Meeting Report: October 2017 MCEC DSP Audio Upgrade

Meeting Report

DSP Audio Upgrade at the Melbourne Convention & Exhibition Centre

On Monday October 9th Matt Edgcumbe, National Operations Manager of Rutledge AV, and Michael Walker, Equipment and Infrastructure Manager of MCEC, gave us a presentation on the work that Rutledge and the MCEC staff have been doing over the past few years on upgrading the audio infrastructure in the complex.

Michael Walker and Matt Edgcumbe present to AES Melbourne – Photo Rod Staples.

 

 

 

 

 

 

 

 

Matt started with a brief overview of Rutledge AV as a company, and then Michael gave an overview of the MCEC complex. This was followed by Matt providing an overview of the Convention Centre user and back-of-house spaces, their functions and configurations. He and Michael also covered the digital signage system and the facility-wide PA and EWIS (Emergency Warning and Intercommunication) systems.

Matt then explained that in 2009 the Convention Centre was opened and mentioned that the AV systems in the original Exhibition Centre (“Jeff’s Shed”) were refurbished not long after that.

He then covered the site-wide digital video upgrade that was done in 2014, along with the upgrading to a fibre cabling infrastructure, and an end-user control surface upgrade to a more user-friendly interface for commonly used core functions. Michael expanded on this upgrade and the benefits it brought to both the client users, and to MCEC staff, and finally describing the original Biamp Audia Flex DSP devices.

Michael then moved on to describe that the current MCEC facilities include over 60,000 square metres of event space over 42 meeting and event spaces hosting over a thousand events per year with over a million attendees per year. He revealed that over the rebuild shutdown period they still achieved an over 80% occupancy rate.

He then described the previous system’s use of the Cobranet protocol. Being a Layer 2 system, he explained, meant that it could not be segmented, so errors in one area could propagate throughout the system – giving the example that a failure, for example, of a UPS in one room could crash systems throughout the facility. He recounted that they had to implement a recovery protocol involving a code-word on the comms network that triggered a rapid response of support staff to reset all the Satellite Control Room DSPs. Stability and reliability improvements were cited as key drivers for latest change, together with improvements to the user experience.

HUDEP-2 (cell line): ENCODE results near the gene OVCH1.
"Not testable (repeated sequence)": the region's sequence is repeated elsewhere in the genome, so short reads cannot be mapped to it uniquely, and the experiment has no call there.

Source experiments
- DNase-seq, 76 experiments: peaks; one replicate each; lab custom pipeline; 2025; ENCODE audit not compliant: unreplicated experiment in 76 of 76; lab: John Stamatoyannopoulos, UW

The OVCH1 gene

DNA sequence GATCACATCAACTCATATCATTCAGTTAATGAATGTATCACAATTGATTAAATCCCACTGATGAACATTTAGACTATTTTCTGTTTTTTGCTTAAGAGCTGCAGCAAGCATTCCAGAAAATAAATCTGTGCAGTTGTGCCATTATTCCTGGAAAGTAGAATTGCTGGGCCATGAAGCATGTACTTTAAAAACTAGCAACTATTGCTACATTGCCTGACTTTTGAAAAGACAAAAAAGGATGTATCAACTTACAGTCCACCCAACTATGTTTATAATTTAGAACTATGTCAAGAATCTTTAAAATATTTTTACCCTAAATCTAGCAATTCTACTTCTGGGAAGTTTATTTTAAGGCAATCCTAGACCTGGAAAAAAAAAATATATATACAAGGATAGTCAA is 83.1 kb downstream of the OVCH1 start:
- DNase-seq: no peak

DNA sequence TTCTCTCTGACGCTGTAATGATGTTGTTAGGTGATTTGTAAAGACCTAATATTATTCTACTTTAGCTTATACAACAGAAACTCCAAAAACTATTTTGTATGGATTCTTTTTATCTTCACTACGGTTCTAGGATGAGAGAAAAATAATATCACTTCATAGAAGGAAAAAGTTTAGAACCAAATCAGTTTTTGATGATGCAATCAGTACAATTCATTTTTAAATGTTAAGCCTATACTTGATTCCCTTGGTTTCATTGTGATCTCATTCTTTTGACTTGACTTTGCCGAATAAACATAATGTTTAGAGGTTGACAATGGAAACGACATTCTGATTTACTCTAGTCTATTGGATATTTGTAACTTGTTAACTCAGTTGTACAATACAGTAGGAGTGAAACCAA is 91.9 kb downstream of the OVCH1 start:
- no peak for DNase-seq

Michael described how they settled on a system using BSS components networked via Dante, which being Layer allows system malfunctions to be isolated. He also commented that, despite being a proprietary system, Dante’s availability across a wide range of equipment, particularly audio consoles, makes it eminently suitable for their application where clients may want to bring in and connect their own audio consoles.

Matt then described the installation challenges, involving having to schedule around existing bookings whilst maintaining central services on both the old and new systems.
He then described the process of decommissioning the Biamp Audia Flex and installing the BSS BLU-806 and 326 boxes – displaying a system-wide block diagram, and describing the various elements of the system.

He described the outcome for the MCEC as a standards-based network topology, with increased flexibility, connectivity, management, and monitoring via the network – and a venue-wide distributed audio over IP system.

The evening concluded with a Q&A, covering a diverse range of topics – like their experience with reliability improvement, Dante management and network security, touch-screen redesign, and power redundancy.

A video has been assembled of the talk, covering the Powerpoint slides+audio:

This video can also be viewed directly on YouTube at:
https://www.youtube.com/watch?v=L9fgKtydxKk

A PDF copy of the slides presented can be viewed or downloaded here.
and
The audio-only recording can be heard or downloaded here.

Thanks to Graham Haynes and his trusty Tascam for the audio recording.

A special thanks to the SAE Institute for the use of their excellent facilities.

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